During a visit to Bethlehem in the occupied Palestinian territories, the head of the Catholic Church Pope Francis openly endorsed “the State of Palestine”, calling for “an end to this situation that has become increasingly unacceptable.”
The pope expressed his support for a two-state solution during a meeting with Palestinian President Mahmoud Abbas. “The time has come for everyone to find the courage… to forge a peace that rests on the acknowledgment by all of the right of two states to exist and to live in peace and security within internationally recognised borders,” Francis said in his meeting with Palestinian authorities.
The pope’s West Bank visit followed his visit to Jordan, where he praised the Jordanians for welcoming Syria’s refugees into their country. Pope Francis then took a direct flight from Jordan to Bethlehem, making him the first pope to arrive in the West Bank without first passing through Israel, in what is seen by some as a symbolic show of support to the Palestinians.
“The fact that he came straight from Jordan is a sign that the Pope sees Palestine as a state,” said Ilias Abdo, a Christian clergyman from Bethlehem. “That was a deliberate decision – it was not by chance. This is a political visit as much as a religious one. He is hinting at recognition of an independent Palestinian state.”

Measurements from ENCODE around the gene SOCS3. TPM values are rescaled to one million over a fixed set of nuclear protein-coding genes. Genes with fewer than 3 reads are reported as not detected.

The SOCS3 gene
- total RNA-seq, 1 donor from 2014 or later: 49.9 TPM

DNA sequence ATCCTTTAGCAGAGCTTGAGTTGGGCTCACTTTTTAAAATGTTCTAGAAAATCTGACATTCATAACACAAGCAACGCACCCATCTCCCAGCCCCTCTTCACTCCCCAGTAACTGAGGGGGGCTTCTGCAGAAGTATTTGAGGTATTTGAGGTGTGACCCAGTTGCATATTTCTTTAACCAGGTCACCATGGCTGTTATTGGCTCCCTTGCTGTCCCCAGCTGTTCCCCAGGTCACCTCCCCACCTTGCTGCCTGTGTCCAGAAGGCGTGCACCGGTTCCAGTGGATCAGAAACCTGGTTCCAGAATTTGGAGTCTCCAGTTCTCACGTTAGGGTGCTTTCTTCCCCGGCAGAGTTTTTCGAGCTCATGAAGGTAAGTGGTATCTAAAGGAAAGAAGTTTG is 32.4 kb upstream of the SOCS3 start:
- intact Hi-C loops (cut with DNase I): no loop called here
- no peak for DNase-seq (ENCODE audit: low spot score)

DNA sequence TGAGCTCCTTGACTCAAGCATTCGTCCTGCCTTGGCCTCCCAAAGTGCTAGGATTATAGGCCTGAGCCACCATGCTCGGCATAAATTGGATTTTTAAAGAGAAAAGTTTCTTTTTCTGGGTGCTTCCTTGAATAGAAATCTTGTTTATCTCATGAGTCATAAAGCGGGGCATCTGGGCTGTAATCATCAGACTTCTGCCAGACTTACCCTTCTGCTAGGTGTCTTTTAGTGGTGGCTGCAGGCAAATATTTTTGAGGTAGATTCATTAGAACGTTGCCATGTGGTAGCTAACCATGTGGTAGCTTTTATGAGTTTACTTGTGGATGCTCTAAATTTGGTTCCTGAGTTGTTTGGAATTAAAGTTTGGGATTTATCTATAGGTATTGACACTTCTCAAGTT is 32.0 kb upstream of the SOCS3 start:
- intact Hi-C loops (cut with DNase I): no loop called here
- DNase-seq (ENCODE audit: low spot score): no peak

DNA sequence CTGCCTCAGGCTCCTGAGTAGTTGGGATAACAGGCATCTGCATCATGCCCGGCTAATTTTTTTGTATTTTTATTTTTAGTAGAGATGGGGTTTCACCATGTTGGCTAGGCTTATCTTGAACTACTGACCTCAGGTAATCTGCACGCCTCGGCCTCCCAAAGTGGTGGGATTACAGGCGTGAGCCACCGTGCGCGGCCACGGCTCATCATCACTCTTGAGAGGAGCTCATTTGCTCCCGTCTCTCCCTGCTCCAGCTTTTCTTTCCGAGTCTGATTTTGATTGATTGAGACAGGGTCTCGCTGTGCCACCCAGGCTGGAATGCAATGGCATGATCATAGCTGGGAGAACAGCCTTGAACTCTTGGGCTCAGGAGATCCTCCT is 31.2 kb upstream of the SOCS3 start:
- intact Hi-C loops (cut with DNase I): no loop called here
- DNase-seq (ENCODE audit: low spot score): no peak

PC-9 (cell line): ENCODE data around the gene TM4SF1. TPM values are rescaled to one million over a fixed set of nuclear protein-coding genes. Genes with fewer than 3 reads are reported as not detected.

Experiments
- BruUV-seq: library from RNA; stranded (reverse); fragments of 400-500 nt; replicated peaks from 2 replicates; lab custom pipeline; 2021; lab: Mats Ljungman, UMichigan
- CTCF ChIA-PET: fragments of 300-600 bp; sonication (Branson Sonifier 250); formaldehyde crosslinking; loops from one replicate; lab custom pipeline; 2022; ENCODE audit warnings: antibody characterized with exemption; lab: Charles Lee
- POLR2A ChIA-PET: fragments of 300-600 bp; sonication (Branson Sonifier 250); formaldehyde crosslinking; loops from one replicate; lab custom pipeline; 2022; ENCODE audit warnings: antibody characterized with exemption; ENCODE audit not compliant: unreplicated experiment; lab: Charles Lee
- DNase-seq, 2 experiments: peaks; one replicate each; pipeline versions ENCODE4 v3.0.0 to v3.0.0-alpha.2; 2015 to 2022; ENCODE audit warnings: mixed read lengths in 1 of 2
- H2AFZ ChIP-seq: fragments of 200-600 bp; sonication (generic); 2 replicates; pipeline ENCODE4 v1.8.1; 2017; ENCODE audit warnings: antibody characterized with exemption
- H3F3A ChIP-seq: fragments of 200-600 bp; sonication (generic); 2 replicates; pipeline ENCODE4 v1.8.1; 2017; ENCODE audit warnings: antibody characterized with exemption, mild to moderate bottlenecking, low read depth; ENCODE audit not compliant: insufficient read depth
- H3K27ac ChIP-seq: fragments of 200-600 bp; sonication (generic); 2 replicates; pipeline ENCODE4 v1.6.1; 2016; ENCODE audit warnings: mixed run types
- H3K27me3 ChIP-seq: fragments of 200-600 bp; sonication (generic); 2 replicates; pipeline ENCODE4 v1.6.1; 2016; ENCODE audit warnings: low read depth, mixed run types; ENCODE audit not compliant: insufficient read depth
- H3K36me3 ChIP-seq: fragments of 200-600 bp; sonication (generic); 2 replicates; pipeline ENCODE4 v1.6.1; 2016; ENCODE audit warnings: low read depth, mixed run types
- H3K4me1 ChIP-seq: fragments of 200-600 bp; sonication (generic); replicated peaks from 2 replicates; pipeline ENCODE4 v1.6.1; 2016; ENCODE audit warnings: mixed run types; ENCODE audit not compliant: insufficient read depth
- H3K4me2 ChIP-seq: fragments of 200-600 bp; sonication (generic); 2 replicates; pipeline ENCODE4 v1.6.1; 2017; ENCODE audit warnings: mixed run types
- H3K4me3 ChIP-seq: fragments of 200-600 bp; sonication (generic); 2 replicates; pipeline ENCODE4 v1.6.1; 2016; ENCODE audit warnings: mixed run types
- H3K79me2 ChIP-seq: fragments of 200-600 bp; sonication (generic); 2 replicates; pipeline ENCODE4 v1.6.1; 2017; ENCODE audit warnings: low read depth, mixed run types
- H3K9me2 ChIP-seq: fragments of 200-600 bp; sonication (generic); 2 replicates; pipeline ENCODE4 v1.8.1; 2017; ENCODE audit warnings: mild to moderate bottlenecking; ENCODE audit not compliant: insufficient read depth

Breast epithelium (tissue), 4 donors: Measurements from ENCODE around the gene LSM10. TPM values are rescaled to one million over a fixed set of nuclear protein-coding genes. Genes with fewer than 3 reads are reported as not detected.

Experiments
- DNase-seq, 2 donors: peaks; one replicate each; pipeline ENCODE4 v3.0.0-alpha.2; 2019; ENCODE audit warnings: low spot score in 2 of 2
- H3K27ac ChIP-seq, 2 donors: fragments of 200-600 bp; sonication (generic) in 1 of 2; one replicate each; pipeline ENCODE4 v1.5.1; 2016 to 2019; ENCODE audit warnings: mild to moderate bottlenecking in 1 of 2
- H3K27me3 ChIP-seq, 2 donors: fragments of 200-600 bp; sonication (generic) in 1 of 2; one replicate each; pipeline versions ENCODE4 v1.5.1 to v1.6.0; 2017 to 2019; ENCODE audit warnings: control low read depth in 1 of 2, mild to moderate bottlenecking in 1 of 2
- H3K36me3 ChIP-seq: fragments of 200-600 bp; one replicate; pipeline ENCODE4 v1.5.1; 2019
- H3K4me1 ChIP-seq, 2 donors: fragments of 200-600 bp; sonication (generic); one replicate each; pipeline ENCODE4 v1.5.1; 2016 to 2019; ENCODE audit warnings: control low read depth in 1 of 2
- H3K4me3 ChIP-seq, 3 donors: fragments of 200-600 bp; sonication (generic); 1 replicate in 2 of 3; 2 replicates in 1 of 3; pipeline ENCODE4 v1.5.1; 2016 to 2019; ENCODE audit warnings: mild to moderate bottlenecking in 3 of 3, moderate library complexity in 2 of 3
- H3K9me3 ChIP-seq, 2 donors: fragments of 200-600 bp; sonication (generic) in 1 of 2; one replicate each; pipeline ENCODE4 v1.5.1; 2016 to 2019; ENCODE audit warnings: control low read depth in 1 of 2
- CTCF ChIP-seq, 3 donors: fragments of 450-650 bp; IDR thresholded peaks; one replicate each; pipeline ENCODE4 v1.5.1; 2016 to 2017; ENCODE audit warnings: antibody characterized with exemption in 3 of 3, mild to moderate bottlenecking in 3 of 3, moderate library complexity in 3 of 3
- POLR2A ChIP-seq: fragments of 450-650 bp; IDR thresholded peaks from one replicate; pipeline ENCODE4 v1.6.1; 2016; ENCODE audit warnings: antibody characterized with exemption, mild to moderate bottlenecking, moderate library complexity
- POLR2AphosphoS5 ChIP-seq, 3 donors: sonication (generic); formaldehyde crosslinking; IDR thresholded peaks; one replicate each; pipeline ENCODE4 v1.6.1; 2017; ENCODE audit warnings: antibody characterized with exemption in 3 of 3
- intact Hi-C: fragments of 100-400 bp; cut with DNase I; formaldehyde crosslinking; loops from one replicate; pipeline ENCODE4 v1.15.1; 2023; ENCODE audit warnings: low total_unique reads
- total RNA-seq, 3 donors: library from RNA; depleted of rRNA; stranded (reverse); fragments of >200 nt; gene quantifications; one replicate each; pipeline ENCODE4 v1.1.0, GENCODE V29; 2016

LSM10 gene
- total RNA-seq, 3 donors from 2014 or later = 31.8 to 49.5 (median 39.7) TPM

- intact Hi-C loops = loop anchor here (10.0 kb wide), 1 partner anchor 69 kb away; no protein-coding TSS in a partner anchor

During his visit, the pope made an unscheduled stop to pray at the Bethlehem wall the Israelis built to divide Israel from the West Bank. “He got down from the Popemobile and walked up to the wall,” said Vatican spokesman Rev Federico Lombardi. “He remained there for some minutes, praying silently. He then touched the wall with his forehead.”
The Vatican has expressed its support for a UN resolution that makes Palestine a non-member observer state, a status shared by the Vatican itself, but is opposed by the US and Israel.